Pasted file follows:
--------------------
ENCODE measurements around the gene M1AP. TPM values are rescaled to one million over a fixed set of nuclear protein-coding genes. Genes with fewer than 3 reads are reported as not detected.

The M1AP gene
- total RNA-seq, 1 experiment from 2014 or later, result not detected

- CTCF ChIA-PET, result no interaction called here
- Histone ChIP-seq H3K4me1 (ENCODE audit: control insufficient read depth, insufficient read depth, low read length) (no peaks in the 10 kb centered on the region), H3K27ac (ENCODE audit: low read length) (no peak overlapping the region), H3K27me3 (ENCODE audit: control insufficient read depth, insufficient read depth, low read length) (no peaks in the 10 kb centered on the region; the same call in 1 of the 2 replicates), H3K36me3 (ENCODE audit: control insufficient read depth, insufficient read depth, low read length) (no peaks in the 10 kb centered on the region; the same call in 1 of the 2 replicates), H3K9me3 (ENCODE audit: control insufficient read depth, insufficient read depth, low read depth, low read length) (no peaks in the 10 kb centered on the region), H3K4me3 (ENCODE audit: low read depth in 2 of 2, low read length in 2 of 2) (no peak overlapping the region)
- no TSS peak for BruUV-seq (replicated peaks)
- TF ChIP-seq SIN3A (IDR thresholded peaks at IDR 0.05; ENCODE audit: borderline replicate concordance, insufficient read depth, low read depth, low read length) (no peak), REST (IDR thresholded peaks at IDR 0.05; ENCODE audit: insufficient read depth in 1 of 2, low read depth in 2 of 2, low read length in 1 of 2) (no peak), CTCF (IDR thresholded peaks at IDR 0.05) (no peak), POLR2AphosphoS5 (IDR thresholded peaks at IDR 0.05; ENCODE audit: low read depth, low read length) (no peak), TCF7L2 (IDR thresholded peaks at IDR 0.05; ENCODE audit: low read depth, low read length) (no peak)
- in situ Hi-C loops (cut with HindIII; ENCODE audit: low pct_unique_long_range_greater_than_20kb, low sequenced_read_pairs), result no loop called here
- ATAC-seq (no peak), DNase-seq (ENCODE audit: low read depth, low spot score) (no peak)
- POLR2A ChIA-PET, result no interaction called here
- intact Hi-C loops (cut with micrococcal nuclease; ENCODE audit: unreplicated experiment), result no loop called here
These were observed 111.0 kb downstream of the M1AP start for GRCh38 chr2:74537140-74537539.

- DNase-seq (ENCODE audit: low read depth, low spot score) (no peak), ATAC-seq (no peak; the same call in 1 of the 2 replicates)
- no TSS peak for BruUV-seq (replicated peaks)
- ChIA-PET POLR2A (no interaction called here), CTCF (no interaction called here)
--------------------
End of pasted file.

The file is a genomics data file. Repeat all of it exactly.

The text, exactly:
ENCODE measurements around the gene M1AP. TPM values are rescaled to one million over a fixed set of nuclear protein-coding genes. Genes with fewer than 3 reads are reported as not detected.

The M1AP gene
- total RNA-seq, 1 experiment from 2014 or later, result not detected

- CTCF ChIA-PET, result no interaction called here
- Histone ChIP-seq H3K4me1 (ENCODE audit: control insufficient read depth, insufficient read depth, low read length) (no peaks in the 10 kb centered on the region), H3K27ac (ENCODE audit: low read length) (no peak overlapping the region), H3K27me3 (ENCODE audit: control insufficient read depth, insufficient read depth, low read length) (no peaks in the 10 kb centered on the region; the same call in 1 of the 2 replicates), H3K36me3 (ENCODE audit: control insufficient read depth, insufficient read depth, low read length) (no peaks in the 10 kb centered on the region; the same call in 1 of the 2 replicates), H3K9me3 (ENCODE audit: control insufficient read depth, insufficient read depth, low read depth, low read length) (no peaks in the 10 kb centered on the region), H3K4me3 (ENCODE audit: low read depth in 2 of 2, low read length in 2 of 2) (no peak overlapping the region)
- no TSS peak for BruUV-seq (replicated peaks)
- TF ChIP-seq SIN3A (IDR thresholded peaks at IDR 0.05; ENCODE audit: borderline replicate concordance, insufficient read depth, low read depth, low read length) (no peak), REST (IDR thresholded peaks at IDR 0.05; ENCODE audit: insufficient read depth in 1 of 2, low read depth in 2 of 2, low read length in 1 of 2) (no peak), CTCF (IDR thresholded peaks at IDR 0.05) (no peak), POLR2AphosphoS5 (IDR thresholded peaks at IDR 0.05; ENCODE audit: low read depth, low read length) (no peak), TCF7L2 (IDR thresholded peaks at IDR 0.05; ENCODE audit: low read depth, low read length) (no peak)
- in situ Hi-C loops (cut with HindIII; ENCODE audit: low pct_unique_long_range_greater_than_20kb, low sequenced_read_pairs), result no loop called here
- ATAC-seq (no peak), DNase-seq (ENCODE audit: low read depth, low spot score) (no peak)
- POLR2A ChIA-PET, result no interaction called here
- intact Hi-C loops (cut with micrococcal nuclease; ENCODE audit: unreplicated experiment), result no loop called here
These were observed 111.0 kb downstream of the M1AP start for GRCh38 chr2:74537140-74537539.

- DNase-seq (ENCODE audit: low read depth, low spot score) (no peak), ATAC-seq (no peak; the same call in 1 of the 2 replicates)
- no TSS peak for BruUV-seq (replicated peaks)
- ChIA-PET POLR2A (no interaction called here), CTCF (no interaction called here)